Somalia drought aid hindered by armed groups
The United Nations said Tuesday it needs further safety guarantees from armed groups in Somalia if it is to help hundreds of thousands of people in need of emergency aid because of drought and conflict in the East African country.
Aid groups have struggled to reach many of those affected because armed groups banished them from large parts of southern Somalia starting in 2009.
With thousands of people now on the brink of starvation, Somalia's most dangerous militant group, al-Shabab, has promised aid groups limited access to areas under their control.
But the UN refugee agency, which has distributed aid to 90,000 people in the capital Mogadishu and in southwest Somalia in recent days, said this wasn't enough.
"The situation we have for humanitarian workers inside Somalia at the moment is not what we want it to be," UNHCR spokesman Adrian Edwards told reporters in Geneva.
"We do have a very minimal presence, and we have regular visits into the country, but we need significantly better access than we have at the moment to address an emergency of this scale."
Worst drought in 60 years
The UN says over 11 million people in the region known as the Horn of Africa need emergency assistance after what is considered the worst drought in 60 years.
Many have left their homes seeking help in large refugee camps in Kenya and Ethiopia, making it easier for aid groups to reach them but raising the prospect of disease epidemics from large population movements and poor sanitation.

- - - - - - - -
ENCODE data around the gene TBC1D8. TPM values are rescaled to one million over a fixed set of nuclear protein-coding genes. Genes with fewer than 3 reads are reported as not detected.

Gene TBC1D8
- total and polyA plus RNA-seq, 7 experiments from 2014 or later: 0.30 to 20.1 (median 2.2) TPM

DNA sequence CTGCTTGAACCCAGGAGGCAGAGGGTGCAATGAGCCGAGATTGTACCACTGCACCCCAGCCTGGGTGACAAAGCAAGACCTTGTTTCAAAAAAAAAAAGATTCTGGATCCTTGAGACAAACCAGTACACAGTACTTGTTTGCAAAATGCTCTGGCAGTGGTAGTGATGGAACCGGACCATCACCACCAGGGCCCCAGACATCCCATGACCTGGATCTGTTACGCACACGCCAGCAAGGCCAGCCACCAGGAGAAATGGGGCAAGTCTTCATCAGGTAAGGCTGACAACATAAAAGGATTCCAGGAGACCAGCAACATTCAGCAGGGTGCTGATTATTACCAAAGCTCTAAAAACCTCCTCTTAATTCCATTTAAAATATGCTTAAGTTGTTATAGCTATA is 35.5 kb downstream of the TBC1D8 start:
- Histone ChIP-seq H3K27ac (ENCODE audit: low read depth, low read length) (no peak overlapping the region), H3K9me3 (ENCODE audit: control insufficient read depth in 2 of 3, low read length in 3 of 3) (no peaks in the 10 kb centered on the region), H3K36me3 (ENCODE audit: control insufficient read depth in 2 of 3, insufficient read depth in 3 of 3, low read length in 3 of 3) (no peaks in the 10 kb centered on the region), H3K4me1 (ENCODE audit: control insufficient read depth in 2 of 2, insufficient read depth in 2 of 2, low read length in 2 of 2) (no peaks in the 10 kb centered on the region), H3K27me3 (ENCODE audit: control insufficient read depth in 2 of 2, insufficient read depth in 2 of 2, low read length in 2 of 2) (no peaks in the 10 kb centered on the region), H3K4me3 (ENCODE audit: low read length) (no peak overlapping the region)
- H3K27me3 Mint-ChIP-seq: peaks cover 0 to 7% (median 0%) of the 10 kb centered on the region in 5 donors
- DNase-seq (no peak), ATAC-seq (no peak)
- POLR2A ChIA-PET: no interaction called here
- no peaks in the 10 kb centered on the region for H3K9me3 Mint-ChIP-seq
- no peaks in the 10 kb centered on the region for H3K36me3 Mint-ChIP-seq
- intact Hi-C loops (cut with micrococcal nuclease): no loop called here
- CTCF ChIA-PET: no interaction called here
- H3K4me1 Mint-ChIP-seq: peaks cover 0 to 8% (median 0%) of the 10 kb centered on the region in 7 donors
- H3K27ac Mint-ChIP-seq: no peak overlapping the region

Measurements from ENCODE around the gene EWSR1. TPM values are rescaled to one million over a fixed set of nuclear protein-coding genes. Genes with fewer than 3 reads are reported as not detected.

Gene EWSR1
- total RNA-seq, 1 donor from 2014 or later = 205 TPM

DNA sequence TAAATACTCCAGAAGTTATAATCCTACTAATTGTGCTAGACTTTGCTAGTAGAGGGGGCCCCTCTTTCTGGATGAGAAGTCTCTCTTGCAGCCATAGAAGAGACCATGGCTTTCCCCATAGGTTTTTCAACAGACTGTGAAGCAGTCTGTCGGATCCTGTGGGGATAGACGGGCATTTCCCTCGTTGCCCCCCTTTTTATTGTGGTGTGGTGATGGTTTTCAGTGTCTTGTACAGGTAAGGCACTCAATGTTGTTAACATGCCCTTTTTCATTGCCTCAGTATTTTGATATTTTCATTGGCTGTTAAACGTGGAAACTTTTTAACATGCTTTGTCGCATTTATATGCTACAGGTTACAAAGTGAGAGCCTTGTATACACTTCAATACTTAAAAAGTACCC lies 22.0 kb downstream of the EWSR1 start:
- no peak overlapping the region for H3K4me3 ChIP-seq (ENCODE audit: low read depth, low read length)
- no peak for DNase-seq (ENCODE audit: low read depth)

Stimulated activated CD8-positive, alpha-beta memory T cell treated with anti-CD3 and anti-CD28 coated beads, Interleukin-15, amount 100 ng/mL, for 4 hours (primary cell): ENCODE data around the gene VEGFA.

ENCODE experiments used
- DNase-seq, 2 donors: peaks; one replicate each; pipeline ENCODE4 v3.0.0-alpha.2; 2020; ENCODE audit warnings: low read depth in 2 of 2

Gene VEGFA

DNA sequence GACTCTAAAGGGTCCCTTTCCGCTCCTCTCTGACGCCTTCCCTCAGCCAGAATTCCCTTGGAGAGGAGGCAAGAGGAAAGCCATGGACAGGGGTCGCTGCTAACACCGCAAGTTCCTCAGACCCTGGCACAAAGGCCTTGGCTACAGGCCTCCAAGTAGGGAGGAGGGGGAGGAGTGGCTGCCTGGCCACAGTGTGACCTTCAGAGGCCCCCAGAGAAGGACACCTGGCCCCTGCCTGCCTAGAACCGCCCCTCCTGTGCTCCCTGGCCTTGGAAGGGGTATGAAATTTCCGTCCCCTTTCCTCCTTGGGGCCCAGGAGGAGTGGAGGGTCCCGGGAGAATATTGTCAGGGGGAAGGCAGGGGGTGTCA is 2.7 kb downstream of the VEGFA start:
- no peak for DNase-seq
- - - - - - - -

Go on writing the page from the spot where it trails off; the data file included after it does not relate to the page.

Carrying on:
The UN has not yet declared the current food crisis a famine, but Brian Stewart, a distinguished senior fellow at the Munk School for Global Affairs at the University of Toronto, told CBC News that the UN is expected to declare a famine in some areas of Somalia within 48 hours.
In parts of the Horn of Africa, food insecurity has already reached emergency levels — one level below famine. "Famine/catastrophe" is the worst-case scenario on a five-level scale used to gauge food security.
The scale uses several indicators to declare a famine, including acute malnutrition in more than 30 per cent of children, at least two deaths per 10,000 people every day and access to less than four litres of water a day. Large-scale displacement of people, civil strife and pandemic illness are also taken into consideration.
The last time a major famine was declared in the Horn of Africa was 1984-85, when a catastrophic drought in Ethiopia left more than one million people dead.
The formal conditions for declaring a famine are present across at least parts of the border region between Somalia, Ethiopia and Kenya.
"If you look at what's going on the ground, you look at the pictures, you listen to what everybody is saying, it's a very serious situation, whether you use that word or not," Emilia Casella, a spokeswoman for the World Food Program, told The Associated Press.
WFP has offices in four regions of Somalia from where it is trying to feed 1.5 million people, she said.
But the agency estimates that as many as one million people are in areas it can't currently access.
"One we have the assurances of security and the ability to have full access to deliver and distribute and monitor, then we will be prepared to go back in," said Casella.To date in 2011, the government of Canada has provided $22.35 million for humanitarian assistance in East Africa, including more than $11 million for aid to Somalia and Ethiopia, according to the Canadian International Development Agency.
With files from CBC